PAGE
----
To achieve goals, to make dreams come true, to have something special in your life – it takes hard work, dedication, commitment, and sacrifice. It takes figuring out how to make things work and then ACTUALLY trying to make them work.

If 21-year-old Paul had honestly bought into that philosophy, I would have dunked a decade ago. But now I have bought in, and that’s what gives me a shot to throw it down.

 

Chasing Natalie

Posted: February 14, 2013 in Uncategorized
Tags: , , , ,

By Paul Gaszak, English Faculty

She opened the cab door and looked back at me. I wanted to stop her, pull her away from the curb. I thought maybe I could jump in the cab – or in front of it. Anything to keep her from leaving. But I was frozen in place.

Her face was reassuring and playful, yet desperate and sad. She had to leave, but wanted to be found. I had to find her. It was clear: she was the one.

Just before she got inside and drove away, she told me her name:

Natalie Endfall.

And then I woke up.

I had this dream over 15 years ago. I was just a high schooler at the time, but in my dream, I was an adult, which made it seem to me like a vision or prophecy. After all of these years, ImageI’ve never forgotten that dream. Or, more importantly, that name.

At my high school, there were no girls with that exact name, but that wasn’t surprising. The odd part was that I couldn’t even think of anyone named Natalie.

In the years since, I’ve never dated a Natalie. I’ve never been friends with a Natalie. I can’t even readily identify anyone named Natalie in my personal world.

The dream hasn’t always been at the forefront of my mind. In fact, it rarely is. But whenever I think of it, I wonder what it meant.

I’ve Googled the name. It doesn’t exist. At least not according to Google. (And, as we all know, if Google doesn’t know something, it ain’t real.)

I’ve even tried to puzzle out the name in a variety of ways. Maybe it’s an anagram for some phrase or thought? Nope. Maybe it’s an anagram of the name of someone I’ve dated? Nuh uh.

Now, before you tell me I’m taking this all too far, let me tell you the following:

I know I am.

It’s all ridiculous and absurd. I’m trying to invent a heart-shaped reality out of nothing.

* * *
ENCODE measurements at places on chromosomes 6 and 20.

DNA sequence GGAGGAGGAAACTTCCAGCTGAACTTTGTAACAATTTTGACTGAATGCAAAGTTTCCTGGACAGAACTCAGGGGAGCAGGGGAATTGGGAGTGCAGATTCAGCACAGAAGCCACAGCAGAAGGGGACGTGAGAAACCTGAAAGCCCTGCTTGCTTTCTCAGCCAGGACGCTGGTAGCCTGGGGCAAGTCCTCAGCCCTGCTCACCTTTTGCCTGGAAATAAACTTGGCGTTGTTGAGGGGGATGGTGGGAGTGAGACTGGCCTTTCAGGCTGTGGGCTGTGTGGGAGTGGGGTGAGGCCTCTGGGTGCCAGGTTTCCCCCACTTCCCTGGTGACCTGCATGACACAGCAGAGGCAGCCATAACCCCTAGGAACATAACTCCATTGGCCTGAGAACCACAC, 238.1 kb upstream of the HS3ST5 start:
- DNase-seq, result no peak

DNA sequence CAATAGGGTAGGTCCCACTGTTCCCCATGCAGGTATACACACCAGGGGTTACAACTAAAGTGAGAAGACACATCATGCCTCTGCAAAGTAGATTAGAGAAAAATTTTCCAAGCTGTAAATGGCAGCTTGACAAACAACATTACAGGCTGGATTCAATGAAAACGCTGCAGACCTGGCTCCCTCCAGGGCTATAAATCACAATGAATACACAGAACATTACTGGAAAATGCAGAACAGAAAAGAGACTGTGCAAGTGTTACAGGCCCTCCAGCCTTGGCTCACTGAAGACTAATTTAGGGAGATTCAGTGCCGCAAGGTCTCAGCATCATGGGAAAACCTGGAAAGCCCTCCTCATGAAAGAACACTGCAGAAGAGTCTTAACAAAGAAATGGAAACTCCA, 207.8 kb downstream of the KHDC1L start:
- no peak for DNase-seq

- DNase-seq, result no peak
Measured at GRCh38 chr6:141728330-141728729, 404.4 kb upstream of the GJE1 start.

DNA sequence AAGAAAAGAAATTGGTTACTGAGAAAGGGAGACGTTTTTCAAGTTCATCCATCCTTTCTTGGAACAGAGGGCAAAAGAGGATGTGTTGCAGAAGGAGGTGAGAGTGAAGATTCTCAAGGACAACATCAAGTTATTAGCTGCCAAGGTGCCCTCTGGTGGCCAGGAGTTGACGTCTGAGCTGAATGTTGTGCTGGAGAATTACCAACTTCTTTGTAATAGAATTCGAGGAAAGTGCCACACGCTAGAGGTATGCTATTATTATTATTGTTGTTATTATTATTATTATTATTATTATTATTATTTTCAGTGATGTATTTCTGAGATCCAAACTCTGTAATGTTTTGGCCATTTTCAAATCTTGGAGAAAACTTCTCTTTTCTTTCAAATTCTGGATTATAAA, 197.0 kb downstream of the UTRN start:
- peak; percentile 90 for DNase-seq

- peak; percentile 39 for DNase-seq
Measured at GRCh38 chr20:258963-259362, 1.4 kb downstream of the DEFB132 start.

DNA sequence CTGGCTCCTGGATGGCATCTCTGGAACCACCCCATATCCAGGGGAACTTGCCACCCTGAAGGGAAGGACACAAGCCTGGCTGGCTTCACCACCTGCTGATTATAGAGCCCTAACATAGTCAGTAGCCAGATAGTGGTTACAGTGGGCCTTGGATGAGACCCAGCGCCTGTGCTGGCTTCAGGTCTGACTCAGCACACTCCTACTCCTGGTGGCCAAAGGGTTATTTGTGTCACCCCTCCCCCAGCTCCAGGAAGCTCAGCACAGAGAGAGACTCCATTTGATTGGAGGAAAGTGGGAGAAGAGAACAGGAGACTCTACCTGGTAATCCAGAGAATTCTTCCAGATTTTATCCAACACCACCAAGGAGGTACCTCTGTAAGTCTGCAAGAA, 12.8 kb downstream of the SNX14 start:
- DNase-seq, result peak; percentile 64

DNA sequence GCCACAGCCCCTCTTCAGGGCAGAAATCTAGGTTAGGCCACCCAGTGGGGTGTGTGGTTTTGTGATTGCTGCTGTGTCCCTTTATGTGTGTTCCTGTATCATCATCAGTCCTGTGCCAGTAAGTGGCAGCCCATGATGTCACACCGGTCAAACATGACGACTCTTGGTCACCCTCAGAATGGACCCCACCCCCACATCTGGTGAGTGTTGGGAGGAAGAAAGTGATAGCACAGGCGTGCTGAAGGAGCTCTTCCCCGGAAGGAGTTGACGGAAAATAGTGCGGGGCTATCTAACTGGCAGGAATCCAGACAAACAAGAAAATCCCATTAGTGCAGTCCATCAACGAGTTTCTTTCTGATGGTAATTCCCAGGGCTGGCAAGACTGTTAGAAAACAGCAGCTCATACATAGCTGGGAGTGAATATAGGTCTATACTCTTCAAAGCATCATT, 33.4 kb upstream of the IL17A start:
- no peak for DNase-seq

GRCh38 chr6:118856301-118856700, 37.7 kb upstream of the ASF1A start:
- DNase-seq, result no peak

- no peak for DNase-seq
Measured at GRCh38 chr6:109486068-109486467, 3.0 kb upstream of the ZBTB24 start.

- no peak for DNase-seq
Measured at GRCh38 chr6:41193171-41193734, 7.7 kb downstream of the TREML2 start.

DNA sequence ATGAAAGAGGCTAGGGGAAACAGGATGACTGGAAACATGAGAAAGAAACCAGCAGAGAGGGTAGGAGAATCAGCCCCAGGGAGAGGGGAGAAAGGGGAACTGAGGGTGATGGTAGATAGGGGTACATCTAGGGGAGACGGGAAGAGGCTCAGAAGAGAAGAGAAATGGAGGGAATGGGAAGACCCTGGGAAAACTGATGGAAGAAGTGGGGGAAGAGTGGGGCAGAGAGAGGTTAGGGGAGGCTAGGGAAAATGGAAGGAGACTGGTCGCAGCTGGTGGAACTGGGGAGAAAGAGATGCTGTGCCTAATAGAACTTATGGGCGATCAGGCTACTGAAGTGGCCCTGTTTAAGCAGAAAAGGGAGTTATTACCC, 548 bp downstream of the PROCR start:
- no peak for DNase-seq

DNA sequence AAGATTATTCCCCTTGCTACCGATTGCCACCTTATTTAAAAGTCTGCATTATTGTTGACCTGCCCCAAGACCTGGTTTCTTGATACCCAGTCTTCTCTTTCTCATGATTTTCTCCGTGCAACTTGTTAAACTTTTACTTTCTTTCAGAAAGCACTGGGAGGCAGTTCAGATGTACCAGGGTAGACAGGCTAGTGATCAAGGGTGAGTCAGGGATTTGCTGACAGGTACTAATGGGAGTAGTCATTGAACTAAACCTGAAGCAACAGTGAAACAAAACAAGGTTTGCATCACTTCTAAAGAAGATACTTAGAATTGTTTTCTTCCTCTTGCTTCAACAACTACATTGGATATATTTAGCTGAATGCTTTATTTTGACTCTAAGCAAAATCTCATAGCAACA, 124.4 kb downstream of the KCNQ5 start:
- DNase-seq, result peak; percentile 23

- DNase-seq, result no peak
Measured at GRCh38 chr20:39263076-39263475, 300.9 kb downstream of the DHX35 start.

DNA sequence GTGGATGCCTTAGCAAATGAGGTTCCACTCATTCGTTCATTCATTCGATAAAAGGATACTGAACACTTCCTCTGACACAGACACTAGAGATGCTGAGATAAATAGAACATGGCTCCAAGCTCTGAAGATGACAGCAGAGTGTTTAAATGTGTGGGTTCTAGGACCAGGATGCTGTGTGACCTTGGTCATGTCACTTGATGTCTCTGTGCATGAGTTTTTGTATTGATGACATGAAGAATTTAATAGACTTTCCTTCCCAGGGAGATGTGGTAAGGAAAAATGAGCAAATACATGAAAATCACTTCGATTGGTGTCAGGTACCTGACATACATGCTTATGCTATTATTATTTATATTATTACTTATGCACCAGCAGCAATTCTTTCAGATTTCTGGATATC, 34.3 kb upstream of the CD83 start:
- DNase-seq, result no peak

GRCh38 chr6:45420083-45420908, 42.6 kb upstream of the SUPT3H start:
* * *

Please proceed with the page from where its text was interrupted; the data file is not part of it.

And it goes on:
Or maybe Natalie is out there waiting for me right now.

Or maybe I have already met the person Natalie was meant to represent.

It’s probably all nonsense, but I want to believe in it.

Normally, I don’t want to believe in fate, and even though I believe in God, I don’t want to believe God is a puppeteer controlling our every action. But when it comes to love, I want to believe there is something more. I want to believe in forces and fate and serendipity and soul mates. I want to. I want love to be the most powerful thing we have in this world – so powerful that it’s not even entirely of this world.

Yet, I can hear the brutish, killjoy, logical side of my mind saying, “It was just a dream, dummy.”

Maybe so, but if I can navigate the grey area between logic and fantasy, perhaps I can approach that dream from a different perspective. Maybe Natalie Endfall was a symbol, a metaphor. Maybe the message from my youthful, lovesick heart was that I will know “the one” when I meet her, and there won’t be any doubt about it. (How is that for a hyper-romanticized oversimplification of the maddening complexities of love?)

At its most basic level, I at least believe the dream carries a message for us all:

To everyone who has found their “Natalie”: Be thankful. Hold that person close and cherish them.

To everyone who has lost their “Natalie”: Make it right. Go get them.

To everyone who is still searching for “Natalie”: Keep your eyes, ears, and heart open. And once Natalie arrives, don’t ever let her get in that cab.